In the aftermath of the great debt-ceiling debate in Congress and the House, in which a default on the country’s credit was narrowly avoided, the financial assessment firm Standard & Poor’s downgraded the country’s historically opulent AAA credit rating down to (deep breath) a mediocre AA+.
This means several things. Most importantly, it means that America’s debt is no longer perceived the strongest investment on the global market by a huge credit rating firm, Standard & Poor. The downgrade is a result of S&P’s lack of confidence for our government to absolve its spending to be congruent with the country’s capital. In reaction, markets fell yesterday and the price of gold reached an all time high.
As far as how this will affect everyday life here in America, I have yet to hear any apocryphal stories from my various well-informed news sources. I regularly listen to NPR, read the NYTimes on occasion, and am quite often perusing the Austin Chronicle’s local politics section. Nothing to report here. If any of you know of a story covering the result of the country’s downgrade on everyday Joe’s, by all means share.
However, it is important to examine how the downgrade will affect the ever-struggling housing market.
Early on in May of 2011, the debt ceiling debate was a hushed issue on Capitol Hill. There were signs that the GOP were considering not raising the debt ceiling which would have caused the country to default and send the economy into the “double dip”. The American Progress blog detailed just exactly what would happen in a post earlier this summer.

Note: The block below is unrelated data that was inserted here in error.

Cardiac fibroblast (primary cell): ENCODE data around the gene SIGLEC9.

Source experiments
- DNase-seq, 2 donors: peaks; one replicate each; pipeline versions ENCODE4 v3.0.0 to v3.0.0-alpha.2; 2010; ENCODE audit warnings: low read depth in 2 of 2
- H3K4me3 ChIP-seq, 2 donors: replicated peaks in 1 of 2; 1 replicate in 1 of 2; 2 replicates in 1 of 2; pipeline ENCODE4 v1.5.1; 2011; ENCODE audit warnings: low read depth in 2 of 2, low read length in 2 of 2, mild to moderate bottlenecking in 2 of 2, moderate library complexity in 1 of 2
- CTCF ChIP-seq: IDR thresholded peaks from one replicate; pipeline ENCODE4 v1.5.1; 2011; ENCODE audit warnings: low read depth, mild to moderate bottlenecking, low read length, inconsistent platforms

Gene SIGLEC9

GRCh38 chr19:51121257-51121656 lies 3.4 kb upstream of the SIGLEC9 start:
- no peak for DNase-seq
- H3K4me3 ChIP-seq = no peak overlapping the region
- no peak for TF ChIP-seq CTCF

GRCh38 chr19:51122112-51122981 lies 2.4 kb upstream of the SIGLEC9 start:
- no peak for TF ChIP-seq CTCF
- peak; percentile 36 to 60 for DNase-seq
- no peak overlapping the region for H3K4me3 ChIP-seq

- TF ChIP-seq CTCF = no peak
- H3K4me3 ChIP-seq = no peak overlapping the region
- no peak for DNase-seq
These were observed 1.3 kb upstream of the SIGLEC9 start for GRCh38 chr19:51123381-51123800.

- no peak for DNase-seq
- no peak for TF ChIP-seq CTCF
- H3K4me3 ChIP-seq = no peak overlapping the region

Should the country default on its debt, interest rates across the board would rise. Because U.S. debt wouldn’t necessarily be guaranteed, those who invest would have to take on more risk to invest. This risk comes in the form of raised interest rates, and the mortgage interest rates would rise dramatically, thus preventing the housing market recovery by depressing the ease of paying off a mortgage, preventing jobs from being created to construct those houses, and reducing homeowners’ current equity.
But, as of last week, the U.S. government managed to avoid default at the risk of a decreased credit rating. Thanks, S&P.
So how does this affect housing? Well for starters, even with a downgrade in our nation’s credit rating, U.S. Treasury bonds are still one of the safest investments in the world. In fact, after the S&P made their announcement last Friday, interest rates for U.S. Treasury bonds have dropped as investors took their money out of the market and put it into bonds.
It seems, the more I read about the downgrade, the more I’m seeing that this move on behalf of S&P is largely symbolic; a result of the tawdry display politicians put on while solving the debt crisis and their inability to do what must be done or come to a mutual agreement. Standard & Poor’s, while having no insider information about markets, was merely voicing its opinion on the matter, and in fact, according to NPR’s Planet Money blog, most investors do their own research and base their investments on more than S&P’s rating.
However, the AA+ credit rating will inevitably have an affect on the perception of consumers and how they will invest their money. This is what will inevitably hinder further growth of our economy, and in turn, the housing market. The more uncomfortable people are about spending their money, the slower the recovery will be.
In respects to housing, it looks like a lot more of the same: a veritable crawl back to healthy levels and overall stagnancy.